Blumhouse Productions/Monkeypaw Productions/Universal Pictures
Written and Directed by Jordan Peele
Produced by Jordan Peele/Jason Blum/Ian Cooper/Sean McKittrick
Cinematography by Mike Gioulakis
Edited by Nicholas Monsour
Music by Michael Abels
Saying that fans of Jordan Peele were anxiously waiting for his follow-up to “Get Out” is a serious understatement. “Get Out” was such a cultural/entertainment earthquake that even detractors of the movie had to admit the impact it had. “Get Out” wasn’t just another horror movie. It broke the rules of the conventional horror movies in a lot of ways, such as having its black male lead character still be alive by the end of the movie and layering a thick coating of social satire and humor on top of the horror. One of the things I loved about “Get Out” was that Jordan Peele made me laugh at moments when I knew good and damn well I shouldn’t be laughing. And for weeks and months after I saw the movie, people were still engaging me in discussions about what I thought it meant and what it was about. That don’t happen much nowadays with many movies.
I usually don’t go out of my way to avoid details about a movie since I’m either going to see it or I’m not and spoilers don’t concern me. But I did make an exception for US because I wanted to go into Jordan Peele’s sophomore movie absolutely cold without the influence of the hype and anticipation of social media. Because “Get Out” was such a monster debut for Mr. Peele as a writer and director that I couldn’t help feel that there would be an excellent chance he wouldn’t be able to deliver another movie with the same gut punch that “Get Out” gave me the first time I saw it.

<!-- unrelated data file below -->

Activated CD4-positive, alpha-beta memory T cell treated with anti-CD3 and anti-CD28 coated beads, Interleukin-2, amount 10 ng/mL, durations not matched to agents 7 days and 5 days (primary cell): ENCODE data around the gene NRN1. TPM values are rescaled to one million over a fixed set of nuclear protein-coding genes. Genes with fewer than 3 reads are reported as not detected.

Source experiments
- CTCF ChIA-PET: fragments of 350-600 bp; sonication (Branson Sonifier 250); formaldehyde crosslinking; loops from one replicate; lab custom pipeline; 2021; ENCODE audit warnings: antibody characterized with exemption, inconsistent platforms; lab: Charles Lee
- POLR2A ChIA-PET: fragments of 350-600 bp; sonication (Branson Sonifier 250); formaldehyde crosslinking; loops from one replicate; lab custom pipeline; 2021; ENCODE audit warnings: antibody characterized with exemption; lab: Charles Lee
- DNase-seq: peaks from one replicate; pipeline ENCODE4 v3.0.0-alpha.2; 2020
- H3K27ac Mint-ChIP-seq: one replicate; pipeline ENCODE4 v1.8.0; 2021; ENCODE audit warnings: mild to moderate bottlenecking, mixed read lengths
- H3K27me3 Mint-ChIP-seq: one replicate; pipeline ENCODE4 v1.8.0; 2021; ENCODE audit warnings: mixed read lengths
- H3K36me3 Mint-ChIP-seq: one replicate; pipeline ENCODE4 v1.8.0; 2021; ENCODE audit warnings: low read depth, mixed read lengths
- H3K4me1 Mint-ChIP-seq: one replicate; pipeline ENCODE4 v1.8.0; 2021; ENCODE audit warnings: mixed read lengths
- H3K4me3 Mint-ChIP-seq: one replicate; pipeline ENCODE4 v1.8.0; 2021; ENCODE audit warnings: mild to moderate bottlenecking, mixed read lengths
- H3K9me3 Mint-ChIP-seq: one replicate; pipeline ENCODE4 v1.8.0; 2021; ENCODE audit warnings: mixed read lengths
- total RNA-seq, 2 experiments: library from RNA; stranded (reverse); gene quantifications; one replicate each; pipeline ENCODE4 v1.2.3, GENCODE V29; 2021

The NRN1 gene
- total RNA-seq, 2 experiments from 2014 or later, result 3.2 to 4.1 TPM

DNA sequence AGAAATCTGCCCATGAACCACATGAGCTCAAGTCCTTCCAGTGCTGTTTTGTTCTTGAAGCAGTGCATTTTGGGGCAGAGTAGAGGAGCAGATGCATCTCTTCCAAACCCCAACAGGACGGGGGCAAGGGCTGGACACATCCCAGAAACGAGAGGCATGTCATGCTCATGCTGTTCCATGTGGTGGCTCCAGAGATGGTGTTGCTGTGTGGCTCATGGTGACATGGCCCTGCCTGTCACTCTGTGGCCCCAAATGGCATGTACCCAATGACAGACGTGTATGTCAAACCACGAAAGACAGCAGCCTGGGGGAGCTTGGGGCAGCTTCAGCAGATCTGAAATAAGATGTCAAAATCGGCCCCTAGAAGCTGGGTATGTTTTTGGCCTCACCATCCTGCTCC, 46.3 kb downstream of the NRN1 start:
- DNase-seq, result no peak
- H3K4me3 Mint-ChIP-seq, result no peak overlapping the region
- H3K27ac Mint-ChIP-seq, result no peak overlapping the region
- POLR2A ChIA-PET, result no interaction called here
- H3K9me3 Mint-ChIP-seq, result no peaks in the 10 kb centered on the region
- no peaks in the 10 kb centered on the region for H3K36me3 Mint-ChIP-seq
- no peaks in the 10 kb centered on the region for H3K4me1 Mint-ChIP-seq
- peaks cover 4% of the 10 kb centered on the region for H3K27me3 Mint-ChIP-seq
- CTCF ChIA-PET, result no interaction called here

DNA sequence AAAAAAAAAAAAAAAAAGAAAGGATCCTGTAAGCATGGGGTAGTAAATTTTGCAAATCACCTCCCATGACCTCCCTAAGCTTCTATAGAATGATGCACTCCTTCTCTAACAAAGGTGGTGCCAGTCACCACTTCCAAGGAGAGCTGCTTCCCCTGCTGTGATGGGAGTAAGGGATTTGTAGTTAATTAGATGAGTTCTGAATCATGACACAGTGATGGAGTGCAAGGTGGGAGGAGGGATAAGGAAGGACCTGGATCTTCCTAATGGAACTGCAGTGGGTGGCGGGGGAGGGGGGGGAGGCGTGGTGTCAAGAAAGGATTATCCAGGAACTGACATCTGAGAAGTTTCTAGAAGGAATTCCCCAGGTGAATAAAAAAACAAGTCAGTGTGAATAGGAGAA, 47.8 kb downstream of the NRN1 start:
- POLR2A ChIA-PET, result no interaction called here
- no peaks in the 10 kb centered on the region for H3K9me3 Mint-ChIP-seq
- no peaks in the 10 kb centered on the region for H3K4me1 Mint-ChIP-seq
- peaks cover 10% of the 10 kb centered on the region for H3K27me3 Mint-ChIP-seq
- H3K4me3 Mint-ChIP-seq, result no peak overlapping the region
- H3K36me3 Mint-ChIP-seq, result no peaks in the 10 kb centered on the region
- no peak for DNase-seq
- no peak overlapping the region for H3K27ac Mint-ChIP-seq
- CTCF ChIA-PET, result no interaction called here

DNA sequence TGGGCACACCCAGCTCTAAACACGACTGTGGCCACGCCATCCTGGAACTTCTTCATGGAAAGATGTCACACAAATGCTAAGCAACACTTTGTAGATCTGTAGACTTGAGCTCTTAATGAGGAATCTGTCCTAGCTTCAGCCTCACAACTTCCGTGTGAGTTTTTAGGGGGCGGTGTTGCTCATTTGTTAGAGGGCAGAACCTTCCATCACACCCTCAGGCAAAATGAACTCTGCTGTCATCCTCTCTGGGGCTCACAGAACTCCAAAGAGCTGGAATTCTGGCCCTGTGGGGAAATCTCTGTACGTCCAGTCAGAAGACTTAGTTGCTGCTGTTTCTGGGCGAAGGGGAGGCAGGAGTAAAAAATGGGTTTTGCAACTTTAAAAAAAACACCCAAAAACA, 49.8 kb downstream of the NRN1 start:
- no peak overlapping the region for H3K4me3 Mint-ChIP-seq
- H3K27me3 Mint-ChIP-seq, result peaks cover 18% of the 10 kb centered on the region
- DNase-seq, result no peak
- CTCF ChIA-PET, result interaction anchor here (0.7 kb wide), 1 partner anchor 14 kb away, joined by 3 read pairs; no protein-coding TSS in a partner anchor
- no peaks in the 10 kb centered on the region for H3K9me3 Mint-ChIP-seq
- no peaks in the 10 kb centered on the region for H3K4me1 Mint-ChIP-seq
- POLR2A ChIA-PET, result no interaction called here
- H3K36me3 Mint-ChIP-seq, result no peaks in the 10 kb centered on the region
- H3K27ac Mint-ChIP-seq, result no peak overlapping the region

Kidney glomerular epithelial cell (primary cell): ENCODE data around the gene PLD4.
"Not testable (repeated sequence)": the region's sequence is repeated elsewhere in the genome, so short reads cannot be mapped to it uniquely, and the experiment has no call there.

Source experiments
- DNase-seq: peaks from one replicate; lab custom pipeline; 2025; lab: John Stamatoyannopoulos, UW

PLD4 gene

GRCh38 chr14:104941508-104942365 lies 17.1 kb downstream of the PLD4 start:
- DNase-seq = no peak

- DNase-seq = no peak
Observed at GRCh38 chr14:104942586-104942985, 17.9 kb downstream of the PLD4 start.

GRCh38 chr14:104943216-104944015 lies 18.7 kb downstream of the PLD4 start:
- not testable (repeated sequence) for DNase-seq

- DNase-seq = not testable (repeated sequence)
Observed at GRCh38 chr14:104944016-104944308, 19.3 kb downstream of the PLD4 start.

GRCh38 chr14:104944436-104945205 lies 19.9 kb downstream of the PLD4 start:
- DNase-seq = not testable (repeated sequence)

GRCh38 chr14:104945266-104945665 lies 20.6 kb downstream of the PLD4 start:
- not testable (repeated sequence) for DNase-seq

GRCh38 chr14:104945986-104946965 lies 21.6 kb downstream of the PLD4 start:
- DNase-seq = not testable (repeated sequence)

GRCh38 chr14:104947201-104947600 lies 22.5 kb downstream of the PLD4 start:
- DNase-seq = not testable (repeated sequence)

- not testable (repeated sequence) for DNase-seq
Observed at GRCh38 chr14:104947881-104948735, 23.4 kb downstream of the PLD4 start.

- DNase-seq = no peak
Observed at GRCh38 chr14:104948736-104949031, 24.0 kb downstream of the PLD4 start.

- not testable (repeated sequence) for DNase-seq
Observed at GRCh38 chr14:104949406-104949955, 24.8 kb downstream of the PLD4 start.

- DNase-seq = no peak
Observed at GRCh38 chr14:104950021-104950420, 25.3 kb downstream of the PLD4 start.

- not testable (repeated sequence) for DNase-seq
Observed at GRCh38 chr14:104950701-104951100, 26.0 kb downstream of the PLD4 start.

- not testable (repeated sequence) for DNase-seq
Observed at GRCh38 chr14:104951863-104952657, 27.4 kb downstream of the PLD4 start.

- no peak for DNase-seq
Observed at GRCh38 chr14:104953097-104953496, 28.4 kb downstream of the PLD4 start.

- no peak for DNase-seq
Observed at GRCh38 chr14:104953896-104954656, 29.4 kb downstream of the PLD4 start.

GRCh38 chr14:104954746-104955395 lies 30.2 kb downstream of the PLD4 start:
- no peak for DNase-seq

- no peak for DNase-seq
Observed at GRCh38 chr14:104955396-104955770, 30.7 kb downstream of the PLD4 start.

So, did US deliver? Yes and no. I’ll go into that after the obligatory plot summary:
The Wilson family are all looking forward to their Santa Cruz beach trip. Well, husband and father Gabe (Winston Duke) and the kids Zora (Shahadi Wright Joseph) and Jason (Evan Alex) are. Wife and mother Adelaide (Lupita Nyong’o) isn’t as cheerful as they are. Back in 1986 she had a frightening experience in a funhouse of mirrors on the beach where she encountered a doppelganger of herself.
They’re only at the beach house for a day or so before Adelaide is forced to relive her childhood trauma. Her doppelganger returns and she has a family of her own who are all doppelgangers of Gabe, Zora and Jason. But these doppelgangers are brutal and violent, carrying huge razor-sharp scissors they are not shy at all about using and wearing odd red jumpsuits that could almost be prison uniforms. The family are all separated by their respective doppelgangers and so begins their horrific fight for survival. A fight that has nationwide scope as the Wilsons learn that there are more doppelgangers emerging from the sewers all over the country and killing people. Where did these doppelgangers come from and why are they so bloodthirsty? As Adelaide fights to keep her family alive and together she is also fighting her own repressed memories of what happened that long-ago day when she met her doppelganger as a child. Those memories might be the key to this plague of doppelgangers. And it also may be a key to a secret Adelaide doesn’t want to know.